March 13, 1998.
20 years ago.
That was the day my career took a sharp turn, toward an unknown destination.
20 years ago.
Although I had worked toward what I thought was a “Dream Job” since I was a young kid, life as a TV news producer just wasn’t for me anymore. It was affecting me physically (I was diagnosed with gout at 25, the youngest case the doctor had ever seen) and mentally (I would pull into a parking space in the morning and stare at the clock, counting how many hours until I could get back in the car, longing for that moment).
The career path in front of me – the management track in broadcast news – didn’t feel appealing, as it once did. I wanted to stay in Detroit and build some other kind of career. Any other kind of career.
My co-workers later told me they had no idea. We continued to work together to put together a #1 newscast every day while, behind the scenes, I was talking to management to extract myself from a contract.
I couldn’t produce a daily newscast and search for another life. I could barely get up to go to the bathroom some days. So, I made a clean break and walked out of the station on March 13th to uncertainty.
In the years since, dozens of would-be career changers have sought my advice, which is incredibly flattering. I have told them many of the same things. My situation was unusual. It was 1998 and the pre-digital economy was humming. I had just gotten married, so we had a cash cushion, without kids and without a mortgage. I knew I wanted to do something communications related, so I didn’t have to go back to school.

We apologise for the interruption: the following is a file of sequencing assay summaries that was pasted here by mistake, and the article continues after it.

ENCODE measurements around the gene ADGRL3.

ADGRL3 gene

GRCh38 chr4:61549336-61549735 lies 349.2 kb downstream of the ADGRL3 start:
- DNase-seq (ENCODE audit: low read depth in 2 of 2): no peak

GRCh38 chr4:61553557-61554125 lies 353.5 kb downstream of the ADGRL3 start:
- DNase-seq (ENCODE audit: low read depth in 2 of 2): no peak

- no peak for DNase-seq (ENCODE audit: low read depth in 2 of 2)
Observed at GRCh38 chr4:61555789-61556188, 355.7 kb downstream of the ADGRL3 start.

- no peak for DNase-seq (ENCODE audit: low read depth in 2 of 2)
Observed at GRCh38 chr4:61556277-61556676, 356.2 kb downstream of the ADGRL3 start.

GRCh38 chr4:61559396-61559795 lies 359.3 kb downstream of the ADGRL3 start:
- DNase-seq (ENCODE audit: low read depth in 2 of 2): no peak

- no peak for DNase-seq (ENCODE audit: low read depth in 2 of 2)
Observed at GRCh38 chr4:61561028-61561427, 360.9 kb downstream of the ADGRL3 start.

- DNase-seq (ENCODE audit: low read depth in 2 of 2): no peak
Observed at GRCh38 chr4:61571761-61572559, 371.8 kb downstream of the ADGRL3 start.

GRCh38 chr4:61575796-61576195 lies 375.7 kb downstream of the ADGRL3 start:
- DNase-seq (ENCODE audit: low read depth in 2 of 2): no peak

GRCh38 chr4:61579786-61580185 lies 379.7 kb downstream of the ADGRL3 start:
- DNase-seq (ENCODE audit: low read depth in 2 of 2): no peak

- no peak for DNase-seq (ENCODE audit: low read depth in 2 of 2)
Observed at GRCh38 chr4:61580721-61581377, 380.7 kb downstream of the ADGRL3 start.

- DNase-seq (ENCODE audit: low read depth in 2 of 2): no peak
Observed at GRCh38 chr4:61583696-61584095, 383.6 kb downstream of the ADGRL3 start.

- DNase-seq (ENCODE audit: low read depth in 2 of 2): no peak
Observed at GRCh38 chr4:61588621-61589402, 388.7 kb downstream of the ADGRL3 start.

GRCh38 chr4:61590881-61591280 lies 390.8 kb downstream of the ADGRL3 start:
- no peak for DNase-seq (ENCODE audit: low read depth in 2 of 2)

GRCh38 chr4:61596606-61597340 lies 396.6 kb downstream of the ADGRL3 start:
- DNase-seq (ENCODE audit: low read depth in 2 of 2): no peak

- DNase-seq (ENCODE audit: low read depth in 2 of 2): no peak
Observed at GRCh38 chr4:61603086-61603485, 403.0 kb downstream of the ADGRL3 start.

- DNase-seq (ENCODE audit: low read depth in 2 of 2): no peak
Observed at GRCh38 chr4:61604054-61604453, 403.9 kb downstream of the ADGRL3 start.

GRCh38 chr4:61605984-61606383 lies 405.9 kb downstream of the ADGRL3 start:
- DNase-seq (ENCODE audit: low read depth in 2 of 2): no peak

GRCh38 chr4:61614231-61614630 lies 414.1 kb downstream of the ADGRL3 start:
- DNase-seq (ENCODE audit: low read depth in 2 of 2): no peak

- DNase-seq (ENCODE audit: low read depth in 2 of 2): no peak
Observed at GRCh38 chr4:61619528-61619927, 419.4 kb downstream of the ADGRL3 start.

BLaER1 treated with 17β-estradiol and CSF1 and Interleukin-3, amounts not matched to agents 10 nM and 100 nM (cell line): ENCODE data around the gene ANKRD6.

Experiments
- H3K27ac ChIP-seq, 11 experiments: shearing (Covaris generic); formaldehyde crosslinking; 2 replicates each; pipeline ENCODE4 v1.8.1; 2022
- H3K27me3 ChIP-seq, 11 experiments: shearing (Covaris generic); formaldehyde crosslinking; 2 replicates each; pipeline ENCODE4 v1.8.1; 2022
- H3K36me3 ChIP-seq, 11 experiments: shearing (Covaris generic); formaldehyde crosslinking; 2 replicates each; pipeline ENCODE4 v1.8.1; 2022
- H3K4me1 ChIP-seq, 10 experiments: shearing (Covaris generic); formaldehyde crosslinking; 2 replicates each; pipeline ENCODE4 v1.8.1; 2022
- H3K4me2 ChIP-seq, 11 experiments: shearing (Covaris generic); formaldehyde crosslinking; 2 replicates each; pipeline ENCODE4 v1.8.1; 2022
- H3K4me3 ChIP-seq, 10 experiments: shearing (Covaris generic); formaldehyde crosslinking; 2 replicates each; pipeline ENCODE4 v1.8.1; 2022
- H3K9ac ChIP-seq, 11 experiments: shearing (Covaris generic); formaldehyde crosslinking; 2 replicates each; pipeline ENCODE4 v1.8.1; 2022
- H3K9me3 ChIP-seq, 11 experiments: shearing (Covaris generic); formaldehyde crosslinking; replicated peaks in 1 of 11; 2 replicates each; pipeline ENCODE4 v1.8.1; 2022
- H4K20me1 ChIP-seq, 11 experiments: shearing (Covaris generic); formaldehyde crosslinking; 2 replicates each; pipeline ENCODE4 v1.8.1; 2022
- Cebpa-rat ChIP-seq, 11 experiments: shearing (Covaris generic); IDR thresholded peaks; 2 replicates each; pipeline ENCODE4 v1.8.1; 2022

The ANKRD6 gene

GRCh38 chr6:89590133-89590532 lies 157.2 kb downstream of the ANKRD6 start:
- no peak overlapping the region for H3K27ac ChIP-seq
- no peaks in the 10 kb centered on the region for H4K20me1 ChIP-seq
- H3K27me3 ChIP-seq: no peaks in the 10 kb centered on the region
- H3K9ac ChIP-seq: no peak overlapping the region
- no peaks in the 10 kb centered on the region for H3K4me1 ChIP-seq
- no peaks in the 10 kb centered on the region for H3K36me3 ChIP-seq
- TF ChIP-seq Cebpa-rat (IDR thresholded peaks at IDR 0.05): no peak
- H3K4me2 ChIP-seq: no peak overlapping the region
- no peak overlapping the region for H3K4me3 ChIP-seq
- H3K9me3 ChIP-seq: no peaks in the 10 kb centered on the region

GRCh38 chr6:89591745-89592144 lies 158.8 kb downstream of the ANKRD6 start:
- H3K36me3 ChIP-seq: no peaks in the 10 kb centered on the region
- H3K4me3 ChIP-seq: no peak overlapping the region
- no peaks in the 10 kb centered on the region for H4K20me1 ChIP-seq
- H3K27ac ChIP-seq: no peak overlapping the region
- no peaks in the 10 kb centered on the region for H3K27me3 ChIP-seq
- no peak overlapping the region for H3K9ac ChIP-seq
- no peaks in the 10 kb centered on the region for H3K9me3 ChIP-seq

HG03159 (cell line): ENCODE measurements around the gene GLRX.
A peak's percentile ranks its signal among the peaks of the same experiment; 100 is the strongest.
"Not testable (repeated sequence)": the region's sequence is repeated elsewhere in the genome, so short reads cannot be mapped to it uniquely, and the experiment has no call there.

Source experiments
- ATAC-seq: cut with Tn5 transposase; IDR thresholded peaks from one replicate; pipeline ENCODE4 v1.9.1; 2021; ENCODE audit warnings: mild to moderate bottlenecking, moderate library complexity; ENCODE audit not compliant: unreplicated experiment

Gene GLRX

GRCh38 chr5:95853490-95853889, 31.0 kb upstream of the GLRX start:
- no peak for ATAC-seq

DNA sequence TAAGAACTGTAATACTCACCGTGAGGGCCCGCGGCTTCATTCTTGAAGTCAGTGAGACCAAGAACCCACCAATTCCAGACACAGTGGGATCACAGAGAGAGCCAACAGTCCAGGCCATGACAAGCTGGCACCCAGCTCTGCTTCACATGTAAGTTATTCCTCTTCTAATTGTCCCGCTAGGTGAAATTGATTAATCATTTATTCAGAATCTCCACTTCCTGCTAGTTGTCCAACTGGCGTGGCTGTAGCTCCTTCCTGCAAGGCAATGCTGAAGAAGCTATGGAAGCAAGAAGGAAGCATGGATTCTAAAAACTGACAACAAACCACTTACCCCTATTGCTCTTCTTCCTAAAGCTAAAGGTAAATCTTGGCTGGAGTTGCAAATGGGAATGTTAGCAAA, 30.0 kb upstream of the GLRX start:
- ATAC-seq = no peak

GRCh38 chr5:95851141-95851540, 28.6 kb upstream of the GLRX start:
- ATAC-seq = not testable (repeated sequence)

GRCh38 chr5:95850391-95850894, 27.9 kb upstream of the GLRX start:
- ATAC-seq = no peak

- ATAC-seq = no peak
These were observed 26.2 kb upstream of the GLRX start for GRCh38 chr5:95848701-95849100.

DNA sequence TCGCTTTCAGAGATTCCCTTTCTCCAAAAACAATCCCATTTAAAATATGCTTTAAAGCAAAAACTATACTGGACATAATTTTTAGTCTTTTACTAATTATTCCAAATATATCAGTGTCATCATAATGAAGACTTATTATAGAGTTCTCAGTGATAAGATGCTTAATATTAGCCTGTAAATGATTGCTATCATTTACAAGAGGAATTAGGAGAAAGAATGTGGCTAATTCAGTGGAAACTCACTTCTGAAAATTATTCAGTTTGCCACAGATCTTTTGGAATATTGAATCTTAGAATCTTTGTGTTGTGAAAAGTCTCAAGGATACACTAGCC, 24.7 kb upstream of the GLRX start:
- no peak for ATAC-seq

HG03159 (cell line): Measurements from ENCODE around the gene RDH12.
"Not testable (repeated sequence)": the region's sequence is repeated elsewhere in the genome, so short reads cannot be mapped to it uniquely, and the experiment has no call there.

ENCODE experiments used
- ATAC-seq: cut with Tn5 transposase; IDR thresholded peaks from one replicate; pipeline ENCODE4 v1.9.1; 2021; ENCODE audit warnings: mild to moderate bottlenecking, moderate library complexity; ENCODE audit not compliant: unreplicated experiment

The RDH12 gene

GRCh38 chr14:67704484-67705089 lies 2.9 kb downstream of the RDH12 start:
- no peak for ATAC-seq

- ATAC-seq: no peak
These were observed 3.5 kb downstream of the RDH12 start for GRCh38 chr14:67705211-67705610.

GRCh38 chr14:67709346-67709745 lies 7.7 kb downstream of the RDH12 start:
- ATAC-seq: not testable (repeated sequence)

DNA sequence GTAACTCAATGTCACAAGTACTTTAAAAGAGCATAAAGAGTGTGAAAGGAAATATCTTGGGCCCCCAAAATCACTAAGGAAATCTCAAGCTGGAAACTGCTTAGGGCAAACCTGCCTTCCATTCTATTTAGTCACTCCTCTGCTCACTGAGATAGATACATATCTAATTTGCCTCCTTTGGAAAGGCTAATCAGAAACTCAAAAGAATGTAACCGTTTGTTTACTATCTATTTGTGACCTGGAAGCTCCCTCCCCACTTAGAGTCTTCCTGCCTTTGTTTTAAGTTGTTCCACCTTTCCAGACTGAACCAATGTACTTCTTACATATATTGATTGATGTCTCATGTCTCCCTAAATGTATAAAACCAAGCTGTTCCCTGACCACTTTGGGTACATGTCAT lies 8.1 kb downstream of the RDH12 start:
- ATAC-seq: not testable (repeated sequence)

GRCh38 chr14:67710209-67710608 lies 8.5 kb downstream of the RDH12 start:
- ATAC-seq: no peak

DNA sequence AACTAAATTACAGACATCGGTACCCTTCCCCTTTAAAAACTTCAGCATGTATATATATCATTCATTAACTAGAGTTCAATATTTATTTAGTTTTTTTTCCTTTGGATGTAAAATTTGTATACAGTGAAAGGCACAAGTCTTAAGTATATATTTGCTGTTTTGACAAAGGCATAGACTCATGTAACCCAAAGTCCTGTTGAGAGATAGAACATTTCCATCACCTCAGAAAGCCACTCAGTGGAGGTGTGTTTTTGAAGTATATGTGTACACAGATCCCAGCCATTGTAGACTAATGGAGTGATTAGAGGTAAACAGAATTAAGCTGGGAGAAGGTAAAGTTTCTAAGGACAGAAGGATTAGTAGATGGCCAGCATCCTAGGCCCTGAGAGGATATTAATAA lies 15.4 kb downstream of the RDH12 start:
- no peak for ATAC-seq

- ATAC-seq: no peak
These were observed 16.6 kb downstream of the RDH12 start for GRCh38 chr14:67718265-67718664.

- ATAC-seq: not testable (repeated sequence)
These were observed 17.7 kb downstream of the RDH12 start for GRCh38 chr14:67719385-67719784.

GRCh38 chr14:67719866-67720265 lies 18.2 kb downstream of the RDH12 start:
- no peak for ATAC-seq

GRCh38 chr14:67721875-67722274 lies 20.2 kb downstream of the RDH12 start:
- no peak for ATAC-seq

Thinking back on what happened 20 years ago and the advice I have given since, here are a few bits of experience I share, in case they can help you, or someone you know:
-Don’t Just Run From Something, Run To Something: Once I figured out I didn’t want to be in TV news anymore, that wasn’t enough. I had to figure out how I wanted to use my skills and what I really wanted to do. Through a thorough process of investigation, based on the options at the time (which have changed considerably), I intentionally chose PR agency work, based on asking a lot of questions and committing to trying to learn what I didn’t know.
-Assemble A Team: You can’t do it alone. Networking isn’t just about getting to someone to hire you. It’s about figuring out who you know, who they know, and how pieces can fit together to complete the puzzle. I had been sitting in newsrooms for years. I needed to connect and had a ton to learn. A team of family members, former co-workers, family friends and professionals who started out as total strangers ended up being my sources of information, connectors and sounding boards. This is so much easier to do now, thanks to technology.
-Don’t Procrastinate: As soon as I started feeling miserable, I worked toward making a change. I never got to the point of “golden handcuffs” or being overqualified for jobs. Also, the toll on my psyche and my personal relationships was minimized. Once you feel it in your soul, you owe it to yourself and those you love to make a move.
Choosing a career is a deeply personal decision. Making the right choice for me has made all of the difference. My appreciation to those who helped me along my path 20 years ago will never waver.